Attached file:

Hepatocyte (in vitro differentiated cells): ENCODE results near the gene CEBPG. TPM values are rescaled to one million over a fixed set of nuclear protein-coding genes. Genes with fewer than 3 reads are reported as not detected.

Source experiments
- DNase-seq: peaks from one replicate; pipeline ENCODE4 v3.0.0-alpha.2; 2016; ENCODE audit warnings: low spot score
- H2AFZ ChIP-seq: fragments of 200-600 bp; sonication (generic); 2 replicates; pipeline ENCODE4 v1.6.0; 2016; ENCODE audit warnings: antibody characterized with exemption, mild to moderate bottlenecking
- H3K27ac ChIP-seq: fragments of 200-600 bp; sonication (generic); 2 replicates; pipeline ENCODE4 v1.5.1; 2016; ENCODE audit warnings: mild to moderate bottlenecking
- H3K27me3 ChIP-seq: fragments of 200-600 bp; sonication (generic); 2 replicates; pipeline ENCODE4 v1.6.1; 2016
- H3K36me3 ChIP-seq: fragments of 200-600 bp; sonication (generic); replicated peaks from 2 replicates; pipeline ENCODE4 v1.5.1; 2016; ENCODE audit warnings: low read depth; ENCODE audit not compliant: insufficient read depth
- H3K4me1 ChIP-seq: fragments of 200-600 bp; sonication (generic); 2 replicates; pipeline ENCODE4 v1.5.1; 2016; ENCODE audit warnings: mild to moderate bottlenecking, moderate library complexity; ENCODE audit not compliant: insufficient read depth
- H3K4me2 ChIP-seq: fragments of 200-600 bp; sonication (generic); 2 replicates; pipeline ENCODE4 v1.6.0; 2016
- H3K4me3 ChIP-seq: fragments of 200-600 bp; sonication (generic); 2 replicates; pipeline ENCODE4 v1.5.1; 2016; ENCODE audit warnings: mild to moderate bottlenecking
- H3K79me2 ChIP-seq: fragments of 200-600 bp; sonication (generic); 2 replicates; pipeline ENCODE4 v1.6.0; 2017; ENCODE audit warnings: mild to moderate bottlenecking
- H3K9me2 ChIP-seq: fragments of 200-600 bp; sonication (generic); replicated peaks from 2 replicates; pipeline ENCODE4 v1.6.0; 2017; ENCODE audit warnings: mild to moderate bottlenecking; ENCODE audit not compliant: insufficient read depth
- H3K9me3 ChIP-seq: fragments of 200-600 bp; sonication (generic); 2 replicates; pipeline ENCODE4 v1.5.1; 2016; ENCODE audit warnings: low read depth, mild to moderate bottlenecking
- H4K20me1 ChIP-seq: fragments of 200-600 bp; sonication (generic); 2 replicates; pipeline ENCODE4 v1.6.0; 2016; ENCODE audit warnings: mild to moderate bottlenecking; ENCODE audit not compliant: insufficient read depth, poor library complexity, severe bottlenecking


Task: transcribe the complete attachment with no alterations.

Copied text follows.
Hepatocyte (in vitro differentiated cells): ENCODE results near the gene CEBPG. TPM values are rescaled to one million over a fixed set of nuclear protein-coding genes. Genes with fewer than 3 reads are reported as not detected.

Source experiments
- DNase-seq: peaks from one replicate; pipeline ENCODE4 v3.0.0-alpha.2; 2016; ENCODE audit warnings: low spot score
- H2AFZ ChIP-seq: fragments of 200-600 bp; sonication (generic); 2 replicates; pipeline ENCODE4 v1.6.0; 2016; ENCODE audit warnings: antibody characterized with exemption, mild to moderate bottlenecking
- H3K27ac ChIP-seq: fragments of 200-600 bp; sonication (generic); 2 replicates; pipeline ENCODE4 v1.5.1; 2016; ENCODE audit warnings: mild to moderate bottlenecking
- H3K27me3 ChIP-seq: fragments of 200-600 bp; sonication (generic); 2 replicates; pipeline ENCODE4 v1.6.1; 2016
- H3K36me3 ChIP-seq: fragments of 200-600 bp; sonication (generic); replicated peaks from 2 replicates; pipeline ENCODE4 v1.5.1; 2016; ENCODE audit warnings: low read depth; ENCODE audit not compliant: insufficient read depth
- H3K4me1 ChIP-seq: fragments of 200-600 bp; sonication (generic); 2 replicates; pipeline ENCODE4 v1.5.1; 2016; ENCODE audit warnings: mild to moderate bottlenecking, moderate library complexity; ENCODE audit not compliant: insufficient read depth
- H3K4me2 ChIP-seq: fragments of 200-600 bp; sonication (generic); 2 replicates; pipeline ENCODE4 v1.6.0; 2016
- H3K4me3 ChIP-seq: fragments of 200-600 bp; sonication (generic); 2 replicates; pipeline ENCODE4 v1.5.1; 2016; ENCODE audit warnings: mild to moderate bottlenecking
- H3K79me2 ChIP-seq: fragments of 200-600 bp; sonication (generic); 2 replicates; pipeline ENCODE4 v1.6.0; 2017; ENCODE audit warnings: mild to moderate bottlenecking
- H3K9me2 ChIP-seq: fragments of 200-600 bp; sonication (generic); replicated peaks from 2 replicates; pipeline ENCODE4 v1.6.0; 2017; ENCODE audit warnings: mild to moderate bottlenecking; ENCODE audit not compliant: insufficient read depth
- H3K9me3 ChIP-seq: fragments of 200-600 bp; sonication (generic); 2 replicates; pipeline ENCODE4 v1.5.1; 2016; ENCODE audit warnings: low read depth, mild to moderate bottlenecking
- H4K20me1 ChIP-seq: fragments of 200-600 bp; sonication (generic); 2 replicates; pipeline ENCODE4 v1.6.0; 2016; ENCODE audit warnings: mild to moderate bottlenecking; ENCODE audit not compliant: insufficient read depth, poor library complexity, severe bottlenecking